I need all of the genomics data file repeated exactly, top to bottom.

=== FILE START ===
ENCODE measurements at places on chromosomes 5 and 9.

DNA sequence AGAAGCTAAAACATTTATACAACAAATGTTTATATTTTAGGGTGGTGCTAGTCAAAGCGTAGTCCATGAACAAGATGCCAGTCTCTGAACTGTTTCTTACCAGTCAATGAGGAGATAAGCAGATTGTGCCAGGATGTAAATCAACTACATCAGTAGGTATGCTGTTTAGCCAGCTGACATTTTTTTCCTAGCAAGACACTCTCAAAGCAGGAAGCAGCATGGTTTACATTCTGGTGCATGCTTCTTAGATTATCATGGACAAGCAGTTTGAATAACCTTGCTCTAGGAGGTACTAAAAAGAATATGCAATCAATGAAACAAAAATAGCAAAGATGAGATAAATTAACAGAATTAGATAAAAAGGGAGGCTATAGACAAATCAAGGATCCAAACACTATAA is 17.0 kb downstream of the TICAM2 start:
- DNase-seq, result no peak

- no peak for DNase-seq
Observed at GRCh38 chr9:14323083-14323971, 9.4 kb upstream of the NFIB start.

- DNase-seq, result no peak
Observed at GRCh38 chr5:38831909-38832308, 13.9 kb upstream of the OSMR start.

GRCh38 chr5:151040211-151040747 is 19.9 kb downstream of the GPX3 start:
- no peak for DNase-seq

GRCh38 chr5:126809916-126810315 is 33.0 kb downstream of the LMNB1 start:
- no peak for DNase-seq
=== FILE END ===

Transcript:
ENCODE measurements at places on chromosomes 5 and 9.

DNA sequence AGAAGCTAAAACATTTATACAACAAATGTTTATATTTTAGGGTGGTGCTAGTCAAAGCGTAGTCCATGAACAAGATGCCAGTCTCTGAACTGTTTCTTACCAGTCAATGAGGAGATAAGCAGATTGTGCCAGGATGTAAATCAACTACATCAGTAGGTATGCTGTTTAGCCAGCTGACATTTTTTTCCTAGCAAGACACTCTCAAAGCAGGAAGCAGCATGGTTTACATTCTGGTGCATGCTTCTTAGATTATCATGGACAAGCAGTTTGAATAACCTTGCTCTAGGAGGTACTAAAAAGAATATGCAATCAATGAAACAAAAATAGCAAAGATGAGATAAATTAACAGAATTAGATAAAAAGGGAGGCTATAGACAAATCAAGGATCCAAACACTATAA is 17.0 kb downstream of the TICAM2 start:
- DNase-seq, result no peak

- no peak for DNase-seq
Observed at GRCh38 chr9:14323083-14323971, 9.4 kb upstream of the NFIB start.

- DNase-seq, result no peak
Observed at GRCh38 chr5:38831909-38832308, 13.9 kb upstream of the OSMR start.

GRCh38 chr5:151040211-151040747 is 19.9 kb downstream of the GPX3 start:
- no peak for DNase-seq

GRCh38 chr5:126809916-126810315 is 33.0 kb downstream of the LMNB1 start:
- no peak for DNase-seq